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Sheridan , Wyoming
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Welcome to Airstream Winterizing, I was indoctrinated last winter with our new 2017 Flying Cloud 25' FB Twin and I also thought the water heater bypass valve access was through the exterior curbside storage. The only valve in that location was the water heater low point drain. Then I went inside and discovered the yellow bypass valve as you did. Remove 4 screws in the plywood under the bed to access. It's been a challenge but it's been fun and hope it will be for you too.
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Old 07-21-2017, 11:14 PM   #8
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Longmont , Colorado
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Quote:
Originally Posted by donreitz View Post
I have a 2013 FC 25 FB with single beds. This will be the first year I have to worry about winterizing the unit, which means I need to access the water heater bypass valve. The owner's manual says the valve is located "through the curbside front exterior access door." It isn't. Access is through a small cutout in the curbside bed deck under the mattress. With a flashlight I can see the (yellow) valve, but there's simply no way I can fit my hand through the access cutout and between the plumbing to reach it. Even my thin-handed daughter has trouble reaching the valve, although she can't get enough purchase to turn it.

What am I missing? There's got to be a way of accessing the bypass valve short of removing the bed deck. Any help is appreciated.
Don
I have the same trailer, the same yellow valve, and I think the same cutout. The cutout is a circle about four or five inches in diameter.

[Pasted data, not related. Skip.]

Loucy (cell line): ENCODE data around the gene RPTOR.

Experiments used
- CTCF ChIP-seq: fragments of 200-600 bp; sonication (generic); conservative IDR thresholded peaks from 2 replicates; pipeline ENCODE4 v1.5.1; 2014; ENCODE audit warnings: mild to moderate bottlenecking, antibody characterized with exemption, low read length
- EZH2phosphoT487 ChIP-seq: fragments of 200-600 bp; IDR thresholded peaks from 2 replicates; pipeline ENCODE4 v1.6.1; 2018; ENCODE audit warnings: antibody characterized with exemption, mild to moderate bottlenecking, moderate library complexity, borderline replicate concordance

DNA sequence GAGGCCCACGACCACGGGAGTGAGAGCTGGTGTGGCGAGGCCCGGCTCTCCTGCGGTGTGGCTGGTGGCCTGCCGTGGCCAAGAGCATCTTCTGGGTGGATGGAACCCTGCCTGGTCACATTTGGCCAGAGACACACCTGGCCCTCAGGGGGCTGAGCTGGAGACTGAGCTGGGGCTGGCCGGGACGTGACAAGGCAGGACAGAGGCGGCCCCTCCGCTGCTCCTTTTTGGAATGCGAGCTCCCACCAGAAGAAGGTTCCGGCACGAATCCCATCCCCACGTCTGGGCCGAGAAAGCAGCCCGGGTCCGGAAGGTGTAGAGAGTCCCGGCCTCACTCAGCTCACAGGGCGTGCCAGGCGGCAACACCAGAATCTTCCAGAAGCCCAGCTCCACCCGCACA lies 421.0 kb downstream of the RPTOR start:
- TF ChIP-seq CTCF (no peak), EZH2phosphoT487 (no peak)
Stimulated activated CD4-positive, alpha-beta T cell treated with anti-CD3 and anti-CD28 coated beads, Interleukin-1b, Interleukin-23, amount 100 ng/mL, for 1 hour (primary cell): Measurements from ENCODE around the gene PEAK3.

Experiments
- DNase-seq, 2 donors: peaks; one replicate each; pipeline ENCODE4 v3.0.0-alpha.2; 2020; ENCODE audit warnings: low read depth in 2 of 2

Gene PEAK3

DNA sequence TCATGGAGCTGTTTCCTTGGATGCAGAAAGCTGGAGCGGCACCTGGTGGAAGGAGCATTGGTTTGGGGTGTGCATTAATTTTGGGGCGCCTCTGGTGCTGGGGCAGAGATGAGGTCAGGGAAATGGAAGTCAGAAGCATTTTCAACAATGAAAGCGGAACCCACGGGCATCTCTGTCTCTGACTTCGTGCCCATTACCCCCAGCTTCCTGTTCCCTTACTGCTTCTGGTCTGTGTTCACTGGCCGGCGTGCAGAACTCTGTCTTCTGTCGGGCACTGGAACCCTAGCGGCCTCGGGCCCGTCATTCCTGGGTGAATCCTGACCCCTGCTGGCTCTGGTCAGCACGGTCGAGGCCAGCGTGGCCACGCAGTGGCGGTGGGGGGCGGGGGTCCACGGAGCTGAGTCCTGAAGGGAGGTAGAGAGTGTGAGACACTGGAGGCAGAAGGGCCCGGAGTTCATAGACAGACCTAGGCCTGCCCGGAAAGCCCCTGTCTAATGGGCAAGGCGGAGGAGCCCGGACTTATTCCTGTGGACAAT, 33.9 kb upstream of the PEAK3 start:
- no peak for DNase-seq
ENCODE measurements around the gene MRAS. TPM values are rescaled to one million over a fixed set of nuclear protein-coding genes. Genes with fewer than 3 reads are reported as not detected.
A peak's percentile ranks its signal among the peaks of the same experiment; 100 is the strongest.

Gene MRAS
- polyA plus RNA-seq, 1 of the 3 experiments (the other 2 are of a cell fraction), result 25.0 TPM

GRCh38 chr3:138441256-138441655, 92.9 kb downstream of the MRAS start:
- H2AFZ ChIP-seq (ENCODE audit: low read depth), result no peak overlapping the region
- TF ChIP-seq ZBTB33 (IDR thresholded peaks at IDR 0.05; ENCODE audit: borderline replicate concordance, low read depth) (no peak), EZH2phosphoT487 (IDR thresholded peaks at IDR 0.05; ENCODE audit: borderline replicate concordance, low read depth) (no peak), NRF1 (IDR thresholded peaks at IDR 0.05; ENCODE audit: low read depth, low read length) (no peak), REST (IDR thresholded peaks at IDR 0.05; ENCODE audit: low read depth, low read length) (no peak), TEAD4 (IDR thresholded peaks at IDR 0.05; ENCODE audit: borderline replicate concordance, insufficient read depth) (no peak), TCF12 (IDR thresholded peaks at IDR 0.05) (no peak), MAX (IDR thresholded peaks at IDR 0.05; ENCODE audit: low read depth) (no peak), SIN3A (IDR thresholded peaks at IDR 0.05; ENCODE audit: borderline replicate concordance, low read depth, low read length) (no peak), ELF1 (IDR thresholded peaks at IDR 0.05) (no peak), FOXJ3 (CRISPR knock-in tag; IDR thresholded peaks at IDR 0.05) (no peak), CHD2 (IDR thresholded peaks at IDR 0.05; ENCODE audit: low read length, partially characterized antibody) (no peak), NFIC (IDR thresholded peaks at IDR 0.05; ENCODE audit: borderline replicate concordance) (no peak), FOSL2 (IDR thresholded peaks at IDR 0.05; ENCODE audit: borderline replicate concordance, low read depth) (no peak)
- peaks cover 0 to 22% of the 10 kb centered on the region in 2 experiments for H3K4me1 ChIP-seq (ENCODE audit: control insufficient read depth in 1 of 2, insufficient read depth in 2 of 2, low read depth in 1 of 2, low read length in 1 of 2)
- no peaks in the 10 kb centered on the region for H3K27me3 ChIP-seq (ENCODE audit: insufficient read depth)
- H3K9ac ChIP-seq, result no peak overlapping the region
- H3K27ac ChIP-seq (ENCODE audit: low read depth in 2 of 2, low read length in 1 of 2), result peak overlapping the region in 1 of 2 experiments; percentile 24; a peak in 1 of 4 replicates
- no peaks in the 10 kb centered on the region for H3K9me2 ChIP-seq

I have no trouble reaching my hand through the hole and touching the yellow handle. It's pretty much right under the cutout. But there is some plumbing that prevents me from getting a grip I can turn it with. The valve is pretty stiff.

What I do is use a tool to turn it. At first I used an open end wrench--just open the jaws and drop it over the handle, then turn the wrench. I wrote a note to myself to remember the wrench in the future. But next time, it didn't work out for me. Instead I used a conventional slip-joint pliers. My handle has a few scratches in the pretty yellow paint now....ask me if I care.

Another note: it may be possible to shift the blocking plumbing out of the way a bit. Also, One of the blocking plumbing pieces is a coiled flexible hose with screw-on ends. I have considered buying a longer replacement so that it can be moved out of the way.

I'm attaching a picture of what I see when I look through that hole. By the way, my 120V electrical system has been modified in the area, so the picture shows some non-standard parts.
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Old 07-28-2017, 11:59 AM   #9
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2013 25' FB Flying Cloud
Danville , Indiana
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Thanks one and all for your help. I tried SSquared's plier trick and, after some finagling, it worked. Let's hope I can repeat the trick come October! I appreciate the assistance folks.
Don
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Old 07-28-2017, 12:32 PM   #10
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South of the river , Minnesota
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Quote:
Originally Posted by VAtom View Post
For two winters I have just used compressed air and a garden hose fitting to evacuate all of the water in the supply lines. I made sure I used a logical sequence and used the low point drains and the WH drain.
Then, there is no need for anti-freeze except in the waste lines.
It's worked great through zero degree weather and is easy as heck to "de-winterize.
Using compressed air, only, is hit or miss. I've had to replace parts on two occasions after using this approach. Some valves and some piping runs are very difficult to dry out.